Can it take tack sharp images? Oh definitely…put the camera on tripod or ensure you have sniper breathing technique when you use this camera. Like one of my pro friend says “it forces you to slow down” Hey wasn’t that the same as using the Nikon Df with its wide ranging types of locks?
The Simple Conclusion
Of course not everything in the specification sheet is important. It really depends on what and how the camera is used and then matched the camera to its strong points. So this is how I see the Canon EOS 5DS.
The bombshell: The Canon EOS 5DS is NOT the successor to the 5D Mark iii. Much like how the D800 is also not the successor to the Nikon D700.
It is to me, a niche camera that is trying to outdo a medium format camera just like what the D800 was meant to do in the first place. It is basically a studio camera or a camera meant for the tripod so landscape and studio photographers would love to have this, much like how the Nikon D800 entices these photographers. To buy or not to buy, that depends on why you need that 50MP in the first place and also if there’s lens in the lineup that can maximise the quality of the sensor. So leads me back to talk about the stupid MP war all over again.
MegaPixel War Talk (again)
Online consumption of images do not need 50MP.
Fast forward, most of us now have 1920×1080 monitors (translate: 2MP screens) and even a smartphone such as my Samsung K Zoom has 20.7MP on its teeny weeny sensor (I took the shot of the camera with the K Zoom). I now have to get a 32GB microSD card just to ensure I can get some breathing space when I am using my phone. In the end, even a simple 13MP sensor is more than enough for tablets, smartphones and most of our monitors and my 20.7MP phone is to me an overkill and that caused me to have a higher overhead in terms of storage needs.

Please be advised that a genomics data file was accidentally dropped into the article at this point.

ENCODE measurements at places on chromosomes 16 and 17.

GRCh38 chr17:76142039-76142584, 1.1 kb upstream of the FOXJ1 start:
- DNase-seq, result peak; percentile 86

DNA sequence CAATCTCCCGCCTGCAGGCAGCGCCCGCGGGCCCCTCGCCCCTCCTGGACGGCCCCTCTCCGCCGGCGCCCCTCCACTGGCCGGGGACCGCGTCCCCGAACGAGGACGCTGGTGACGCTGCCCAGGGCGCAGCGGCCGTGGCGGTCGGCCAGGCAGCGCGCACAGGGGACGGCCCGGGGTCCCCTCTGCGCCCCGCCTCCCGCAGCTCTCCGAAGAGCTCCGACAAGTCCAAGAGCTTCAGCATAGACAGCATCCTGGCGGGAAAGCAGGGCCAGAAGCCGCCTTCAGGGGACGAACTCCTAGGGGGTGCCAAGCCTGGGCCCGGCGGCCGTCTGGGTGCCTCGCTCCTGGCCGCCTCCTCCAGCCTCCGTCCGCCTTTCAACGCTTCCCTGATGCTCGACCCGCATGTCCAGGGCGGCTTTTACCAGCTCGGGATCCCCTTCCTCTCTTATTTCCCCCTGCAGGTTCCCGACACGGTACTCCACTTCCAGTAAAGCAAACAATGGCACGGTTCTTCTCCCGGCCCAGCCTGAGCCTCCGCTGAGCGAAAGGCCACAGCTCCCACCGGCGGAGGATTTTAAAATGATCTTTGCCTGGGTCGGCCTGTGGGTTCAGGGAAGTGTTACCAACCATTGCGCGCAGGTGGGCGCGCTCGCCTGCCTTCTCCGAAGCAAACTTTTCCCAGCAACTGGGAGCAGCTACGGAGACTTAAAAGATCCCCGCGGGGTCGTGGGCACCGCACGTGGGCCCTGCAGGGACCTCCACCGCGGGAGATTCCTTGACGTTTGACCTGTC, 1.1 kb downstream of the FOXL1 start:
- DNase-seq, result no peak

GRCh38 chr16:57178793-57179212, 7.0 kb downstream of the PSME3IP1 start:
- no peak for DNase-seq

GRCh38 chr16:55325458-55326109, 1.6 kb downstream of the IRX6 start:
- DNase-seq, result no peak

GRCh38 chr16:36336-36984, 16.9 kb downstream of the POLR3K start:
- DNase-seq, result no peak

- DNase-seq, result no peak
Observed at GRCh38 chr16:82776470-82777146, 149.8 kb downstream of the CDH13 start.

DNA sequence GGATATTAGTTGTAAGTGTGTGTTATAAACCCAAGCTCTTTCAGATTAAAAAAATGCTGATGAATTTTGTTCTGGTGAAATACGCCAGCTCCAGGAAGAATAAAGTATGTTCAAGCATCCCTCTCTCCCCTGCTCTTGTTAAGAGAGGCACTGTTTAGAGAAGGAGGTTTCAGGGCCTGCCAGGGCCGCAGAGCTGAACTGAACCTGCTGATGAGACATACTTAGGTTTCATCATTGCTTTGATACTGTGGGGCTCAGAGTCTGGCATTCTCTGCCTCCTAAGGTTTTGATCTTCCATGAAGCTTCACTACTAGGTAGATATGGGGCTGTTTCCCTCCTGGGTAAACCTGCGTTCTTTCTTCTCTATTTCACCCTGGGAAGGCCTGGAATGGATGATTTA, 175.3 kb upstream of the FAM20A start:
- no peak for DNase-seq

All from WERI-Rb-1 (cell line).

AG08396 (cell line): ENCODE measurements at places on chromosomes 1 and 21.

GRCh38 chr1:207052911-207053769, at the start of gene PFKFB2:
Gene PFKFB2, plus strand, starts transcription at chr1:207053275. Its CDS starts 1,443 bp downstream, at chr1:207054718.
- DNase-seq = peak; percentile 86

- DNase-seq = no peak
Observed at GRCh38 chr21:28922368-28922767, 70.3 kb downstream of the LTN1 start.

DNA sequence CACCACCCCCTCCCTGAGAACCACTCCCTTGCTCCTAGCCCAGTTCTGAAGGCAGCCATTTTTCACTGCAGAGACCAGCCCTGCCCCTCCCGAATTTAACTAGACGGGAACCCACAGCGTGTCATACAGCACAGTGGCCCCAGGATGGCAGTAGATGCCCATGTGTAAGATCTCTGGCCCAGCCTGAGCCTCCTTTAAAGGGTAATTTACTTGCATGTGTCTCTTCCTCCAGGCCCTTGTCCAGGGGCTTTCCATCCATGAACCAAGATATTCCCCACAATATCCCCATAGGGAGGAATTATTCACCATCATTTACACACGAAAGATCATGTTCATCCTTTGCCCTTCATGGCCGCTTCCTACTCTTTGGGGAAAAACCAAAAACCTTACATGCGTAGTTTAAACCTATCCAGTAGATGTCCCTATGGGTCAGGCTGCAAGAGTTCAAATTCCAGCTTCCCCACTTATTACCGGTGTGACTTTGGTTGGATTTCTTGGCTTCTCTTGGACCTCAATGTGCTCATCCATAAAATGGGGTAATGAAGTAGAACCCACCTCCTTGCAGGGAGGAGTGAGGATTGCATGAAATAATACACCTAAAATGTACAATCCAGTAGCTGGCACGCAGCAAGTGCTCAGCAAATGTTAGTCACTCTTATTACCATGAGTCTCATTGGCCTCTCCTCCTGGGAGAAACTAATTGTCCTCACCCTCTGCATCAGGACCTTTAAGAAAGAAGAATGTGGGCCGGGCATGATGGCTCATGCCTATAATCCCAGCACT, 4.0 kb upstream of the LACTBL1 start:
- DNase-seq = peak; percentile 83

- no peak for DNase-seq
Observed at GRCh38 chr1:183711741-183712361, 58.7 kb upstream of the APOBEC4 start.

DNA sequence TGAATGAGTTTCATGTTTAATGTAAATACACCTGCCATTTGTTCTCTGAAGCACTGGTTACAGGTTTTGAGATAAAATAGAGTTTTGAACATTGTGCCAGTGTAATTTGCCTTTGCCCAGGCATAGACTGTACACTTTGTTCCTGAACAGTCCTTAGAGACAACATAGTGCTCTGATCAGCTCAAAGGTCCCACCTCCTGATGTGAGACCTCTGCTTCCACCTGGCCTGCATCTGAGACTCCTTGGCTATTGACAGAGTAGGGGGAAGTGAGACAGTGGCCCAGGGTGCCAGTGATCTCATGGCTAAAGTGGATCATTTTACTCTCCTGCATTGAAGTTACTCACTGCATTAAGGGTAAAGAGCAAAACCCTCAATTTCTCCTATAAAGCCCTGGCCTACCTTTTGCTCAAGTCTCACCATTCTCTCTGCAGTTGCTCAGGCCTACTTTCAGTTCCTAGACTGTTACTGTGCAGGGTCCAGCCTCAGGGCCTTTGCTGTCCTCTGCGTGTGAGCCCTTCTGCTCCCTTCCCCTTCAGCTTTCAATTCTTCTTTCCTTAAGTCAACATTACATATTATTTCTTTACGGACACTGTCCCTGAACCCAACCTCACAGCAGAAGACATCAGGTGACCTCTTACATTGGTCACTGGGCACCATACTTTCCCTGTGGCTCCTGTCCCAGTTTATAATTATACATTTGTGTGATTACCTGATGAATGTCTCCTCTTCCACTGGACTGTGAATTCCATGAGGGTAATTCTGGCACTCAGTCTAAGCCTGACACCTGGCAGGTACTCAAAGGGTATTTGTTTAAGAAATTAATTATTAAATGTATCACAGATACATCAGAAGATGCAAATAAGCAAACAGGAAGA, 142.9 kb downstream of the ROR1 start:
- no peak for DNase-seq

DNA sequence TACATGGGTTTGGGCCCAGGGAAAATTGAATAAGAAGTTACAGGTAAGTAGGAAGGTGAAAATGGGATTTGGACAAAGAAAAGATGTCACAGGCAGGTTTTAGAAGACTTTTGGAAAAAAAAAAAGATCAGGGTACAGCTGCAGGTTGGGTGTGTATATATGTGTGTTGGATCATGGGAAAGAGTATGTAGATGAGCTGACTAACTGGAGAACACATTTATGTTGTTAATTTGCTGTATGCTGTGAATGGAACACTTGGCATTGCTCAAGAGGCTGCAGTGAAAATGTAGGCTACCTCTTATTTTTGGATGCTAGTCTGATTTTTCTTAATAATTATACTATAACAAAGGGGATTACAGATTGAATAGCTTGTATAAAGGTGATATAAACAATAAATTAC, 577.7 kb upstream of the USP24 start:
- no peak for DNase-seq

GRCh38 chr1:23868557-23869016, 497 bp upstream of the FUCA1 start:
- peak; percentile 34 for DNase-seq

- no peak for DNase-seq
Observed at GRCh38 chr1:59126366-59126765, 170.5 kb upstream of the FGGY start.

So most of our Facebook images + Full size on screen viewing via flickr is definitely LESS than 2MP. Even if you go buy a 4K screen now, the maximum MP you need is around 10MP. Would the extra MP mean anything? Yes in some ways as the computer has more data to determine correctly what is the resultant colour for a pixel when it shrinks the image down. But when there are just too many MP, the resizing algorithm would just discard them anyways. So it is good to have more than enough pixels to get a good estimate but not too much that you are spending money to save unnecessary amount of data. There should be a good balance and to me 20MP on a camera, be it full frame or APS-C is definitely more than enough.
Archiving will be a pain in the posterior
At the current technology when it comes to archiving, we are now relying ONLY Hard Disk as the only viable option when it comes to onsite back up. Of course we can make use of off-site back up solution such as paying for space with Flickr or having a file server to transfer the files. The only thing is that when files got bigger, the uploading speed has to be much faster so you need not wait the whole night just to save some (not all) the photos online.
So if you want to save the photos on-site (that means the photos stay at home), then it would mean that you should have 4TB hard disk at the very least. If you want to ensure there is some sort of redundancy then you would have to think about making copies of the 4TB hard disk. Those who are a bit more savvy will think about having RAID HDD array to ensure the images are safe.
Printing Posters/Books do not need 50MP
For good image quality of posters, one would need a dpi of at least 150 or at the minimum of over 130 dpi for a given size. The reason is that most commercial printers can print up to 150dpi anyways. So those extra MPs that you painstakingly saved so you can print big are not going to be used effectively since it would be merged as part of the printing process.
Question: Wouldn’t more pixels mean you can get more representation and get a smooth graduation?